of Latinas who experience abuse never report it
While the number of studies examining intimate partner violence (IPV) in Latin@ populations is growing, research on this issue continues to be limited in quality and breadth. We have compiled what we believe are the most current data on this topic and summarized it below.
Low rates of reporting and self-help seeking among Latinas experiencing IPV may create the illusion that IPV services are not needed by this population. However, understanding the specifics of help seeking behavior among Latinas can create a more cohesive picture.
of participants in one study fled their home country to search for protection from IPV
- Latinas reported seeking access to shelters less than women from other ethnic/racial groups; this is especially true for immigrant Latina survivors9.
- Latinas are only half as likely to report abuse to authorities as survivors from other ethnic/racial groups34,41. This underreporting is related to barriers experienced by undocumented Latinas seeking services rather than a personal reluctance to report. 41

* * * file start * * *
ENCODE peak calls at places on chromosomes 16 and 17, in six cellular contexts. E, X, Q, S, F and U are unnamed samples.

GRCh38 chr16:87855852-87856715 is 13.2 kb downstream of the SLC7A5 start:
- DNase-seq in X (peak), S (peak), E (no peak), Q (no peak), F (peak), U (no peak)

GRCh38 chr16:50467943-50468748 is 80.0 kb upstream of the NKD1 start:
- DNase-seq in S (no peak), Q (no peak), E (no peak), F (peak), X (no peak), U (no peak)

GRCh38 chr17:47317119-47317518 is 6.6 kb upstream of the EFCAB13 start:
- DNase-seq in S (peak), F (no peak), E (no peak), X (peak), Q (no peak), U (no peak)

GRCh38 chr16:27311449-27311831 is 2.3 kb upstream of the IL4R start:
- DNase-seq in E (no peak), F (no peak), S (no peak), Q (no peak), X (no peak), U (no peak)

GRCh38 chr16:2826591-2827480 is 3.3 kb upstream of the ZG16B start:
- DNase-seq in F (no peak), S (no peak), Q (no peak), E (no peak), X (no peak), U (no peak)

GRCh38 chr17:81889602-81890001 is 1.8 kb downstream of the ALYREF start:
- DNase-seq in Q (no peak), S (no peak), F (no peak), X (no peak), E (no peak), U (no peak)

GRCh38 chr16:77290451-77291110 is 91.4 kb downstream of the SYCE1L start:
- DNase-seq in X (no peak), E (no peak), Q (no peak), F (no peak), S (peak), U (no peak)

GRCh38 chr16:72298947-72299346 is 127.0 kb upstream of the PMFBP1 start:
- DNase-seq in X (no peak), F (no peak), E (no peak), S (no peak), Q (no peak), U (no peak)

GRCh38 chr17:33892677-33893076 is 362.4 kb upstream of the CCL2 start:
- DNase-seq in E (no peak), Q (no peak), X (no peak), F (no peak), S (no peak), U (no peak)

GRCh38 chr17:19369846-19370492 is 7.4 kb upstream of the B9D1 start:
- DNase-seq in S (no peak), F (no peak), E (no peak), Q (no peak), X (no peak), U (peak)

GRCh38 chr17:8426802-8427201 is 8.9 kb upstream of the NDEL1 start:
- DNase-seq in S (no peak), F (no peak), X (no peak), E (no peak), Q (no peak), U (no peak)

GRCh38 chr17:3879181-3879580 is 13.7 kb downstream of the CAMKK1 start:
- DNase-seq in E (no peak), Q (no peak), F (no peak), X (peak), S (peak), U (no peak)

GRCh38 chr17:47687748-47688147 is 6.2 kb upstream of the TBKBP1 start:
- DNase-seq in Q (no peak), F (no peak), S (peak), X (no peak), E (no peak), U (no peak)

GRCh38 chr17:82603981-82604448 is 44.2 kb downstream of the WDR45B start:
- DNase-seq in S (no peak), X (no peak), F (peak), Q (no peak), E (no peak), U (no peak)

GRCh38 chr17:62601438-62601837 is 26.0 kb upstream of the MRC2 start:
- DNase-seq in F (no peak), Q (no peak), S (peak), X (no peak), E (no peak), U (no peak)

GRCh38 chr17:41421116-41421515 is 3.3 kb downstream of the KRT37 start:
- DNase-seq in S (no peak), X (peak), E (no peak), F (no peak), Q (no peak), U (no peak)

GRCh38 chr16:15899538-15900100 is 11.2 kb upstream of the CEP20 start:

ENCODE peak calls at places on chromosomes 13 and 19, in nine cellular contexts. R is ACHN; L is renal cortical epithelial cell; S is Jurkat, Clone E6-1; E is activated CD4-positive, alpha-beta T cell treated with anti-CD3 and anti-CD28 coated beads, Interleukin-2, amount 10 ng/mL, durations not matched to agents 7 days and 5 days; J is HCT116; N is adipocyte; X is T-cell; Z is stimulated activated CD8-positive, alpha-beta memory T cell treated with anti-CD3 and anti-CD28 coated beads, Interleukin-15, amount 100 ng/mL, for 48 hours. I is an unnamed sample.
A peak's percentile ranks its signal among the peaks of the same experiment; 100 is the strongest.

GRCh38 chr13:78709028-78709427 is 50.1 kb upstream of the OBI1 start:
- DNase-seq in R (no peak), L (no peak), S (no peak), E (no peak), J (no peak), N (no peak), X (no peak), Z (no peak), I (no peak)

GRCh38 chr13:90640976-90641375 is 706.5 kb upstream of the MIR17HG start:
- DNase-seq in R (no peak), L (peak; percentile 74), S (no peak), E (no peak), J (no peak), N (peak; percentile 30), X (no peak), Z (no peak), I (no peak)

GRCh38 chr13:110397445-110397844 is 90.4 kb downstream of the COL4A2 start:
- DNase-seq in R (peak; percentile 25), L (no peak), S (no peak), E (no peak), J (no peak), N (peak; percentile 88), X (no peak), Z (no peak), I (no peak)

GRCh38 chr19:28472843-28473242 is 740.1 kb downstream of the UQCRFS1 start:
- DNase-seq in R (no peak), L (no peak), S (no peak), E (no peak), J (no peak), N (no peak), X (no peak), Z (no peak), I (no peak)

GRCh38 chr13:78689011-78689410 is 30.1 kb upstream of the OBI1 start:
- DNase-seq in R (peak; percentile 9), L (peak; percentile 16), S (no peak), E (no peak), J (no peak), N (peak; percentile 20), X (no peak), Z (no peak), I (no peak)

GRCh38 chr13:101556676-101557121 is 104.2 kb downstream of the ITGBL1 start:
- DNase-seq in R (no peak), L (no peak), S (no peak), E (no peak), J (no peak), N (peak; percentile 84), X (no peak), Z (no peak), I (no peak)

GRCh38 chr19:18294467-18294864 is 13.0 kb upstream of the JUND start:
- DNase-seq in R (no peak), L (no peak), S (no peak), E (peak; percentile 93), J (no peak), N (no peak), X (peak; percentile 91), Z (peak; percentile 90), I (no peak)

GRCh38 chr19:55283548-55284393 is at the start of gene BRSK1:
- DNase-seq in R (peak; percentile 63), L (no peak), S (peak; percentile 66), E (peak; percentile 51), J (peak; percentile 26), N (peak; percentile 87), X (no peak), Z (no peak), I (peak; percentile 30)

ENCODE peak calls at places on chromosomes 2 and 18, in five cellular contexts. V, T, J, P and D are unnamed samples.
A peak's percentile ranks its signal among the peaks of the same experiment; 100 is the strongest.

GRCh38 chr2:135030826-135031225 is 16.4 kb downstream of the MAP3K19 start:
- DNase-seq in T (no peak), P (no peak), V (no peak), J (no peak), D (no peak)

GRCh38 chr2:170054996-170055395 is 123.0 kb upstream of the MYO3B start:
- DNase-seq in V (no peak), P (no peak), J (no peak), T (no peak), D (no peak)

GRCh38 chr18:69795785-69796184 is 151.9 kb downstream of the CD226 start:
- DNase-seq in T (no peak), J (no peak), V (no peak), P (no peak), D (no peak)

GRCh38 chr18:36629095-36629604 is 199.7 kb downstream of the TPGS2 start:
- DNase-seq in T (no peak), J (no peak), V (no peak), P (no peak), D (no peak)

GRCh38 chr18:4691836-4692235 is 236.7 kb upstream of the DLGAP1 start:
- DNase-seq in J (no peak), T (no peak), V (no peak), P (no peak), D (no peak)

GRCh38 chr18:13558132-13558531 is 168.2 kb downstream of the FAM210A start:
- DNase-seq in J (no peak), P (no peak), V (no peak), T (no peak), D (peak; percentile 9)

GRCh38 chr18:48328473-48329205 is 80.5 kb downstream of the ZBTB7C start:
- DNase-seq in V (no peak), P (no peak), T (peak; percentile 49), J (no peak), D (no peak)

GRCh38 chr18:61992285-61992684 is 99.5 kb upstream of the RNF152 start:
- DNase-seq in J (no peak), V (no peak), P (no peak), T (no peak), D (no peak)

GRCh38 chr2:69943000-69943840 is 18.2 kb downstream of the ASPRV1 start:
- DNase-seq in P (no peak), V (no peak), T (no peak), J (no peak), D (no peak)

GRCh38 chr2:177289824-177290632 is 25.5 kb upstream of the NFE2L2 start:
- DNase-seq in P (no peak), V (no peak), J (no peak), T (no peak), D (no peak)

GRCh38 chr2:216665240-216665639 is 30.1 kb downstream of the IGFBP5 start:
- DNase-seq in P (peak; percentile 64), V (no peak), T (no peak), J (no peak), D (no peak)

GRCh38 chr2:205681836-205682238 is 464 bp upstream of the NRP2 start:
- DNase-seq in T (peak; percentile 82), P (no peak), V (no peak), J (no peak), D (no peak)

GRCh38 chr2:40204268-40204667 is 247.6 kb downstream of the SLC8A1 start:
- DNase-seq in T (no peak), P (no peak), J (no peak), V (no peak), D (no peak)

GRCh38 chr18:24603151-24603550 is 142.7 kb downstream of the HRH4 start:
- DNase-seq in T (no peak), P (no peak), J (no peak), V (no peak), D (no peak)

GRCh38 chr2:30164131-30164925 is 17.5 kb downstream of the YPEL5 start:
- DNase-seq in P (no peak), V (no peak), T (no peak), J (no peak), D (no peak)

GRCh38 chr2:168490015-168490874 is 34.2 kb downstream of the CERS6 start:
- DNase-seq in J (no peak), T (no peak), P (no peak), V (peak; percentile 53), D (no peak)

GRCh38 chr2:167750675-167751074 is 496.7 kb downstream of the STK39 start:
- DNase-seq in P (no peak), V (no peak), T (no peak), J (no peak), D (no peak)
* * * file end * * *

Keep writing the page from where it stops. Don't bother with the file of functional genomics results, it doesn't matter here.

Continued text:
- Latinas prefer to tell family members7, female friends, or neighbors about IPV (i.e. utilize informal resources for help)27,28, while non-Latinas may be more likely to tell health care workers or clergy9,34.
- Nearly half of Latinas in one study did not report abuse to authorities.34 Reasons for underreporting may include fear and lack of confidence in the police25, shame, guilt, loyalty and/or fear of partners8, fear of deportation21, and previous experience with childhood victimization28.
- However, formal help-seeking has been found to reduce depression in Latina survivors. Additionally, notifying authorities of the abuse was identified as a way to reduce depression in survivors35.
- One of these studies found that about 4% of of participants had fled their countries of origin in search of protection and safety from IPV34.
- Low-acculturated Latinas (both abused and non-abused) are less likely to seek and use formal social services than their more acculturated counterparts11,27,43.
- Non-immigrant Latina survivors contact formal services for IPV resources more often than immigrant Latinas9.
- Perception of IPV as only being physical abuse also influences help-seeking practice39.
- Having children is consistently related to increased help seeking for all forms of help48, for Latinas.
- More recent immigrant Latinas are usually unaware of the laws, options, and possibilities regarding their experience of abuse.
- Latina survivors who have been in the United States for a longer period of time or were born in this country have had the opportunity to learn about resources and are more likely to use them. However, where they seek help varies from other ethnic/racial groups. Latina survivors are more likely to depend on family members and friends, rather than health care workers, clergy, and police.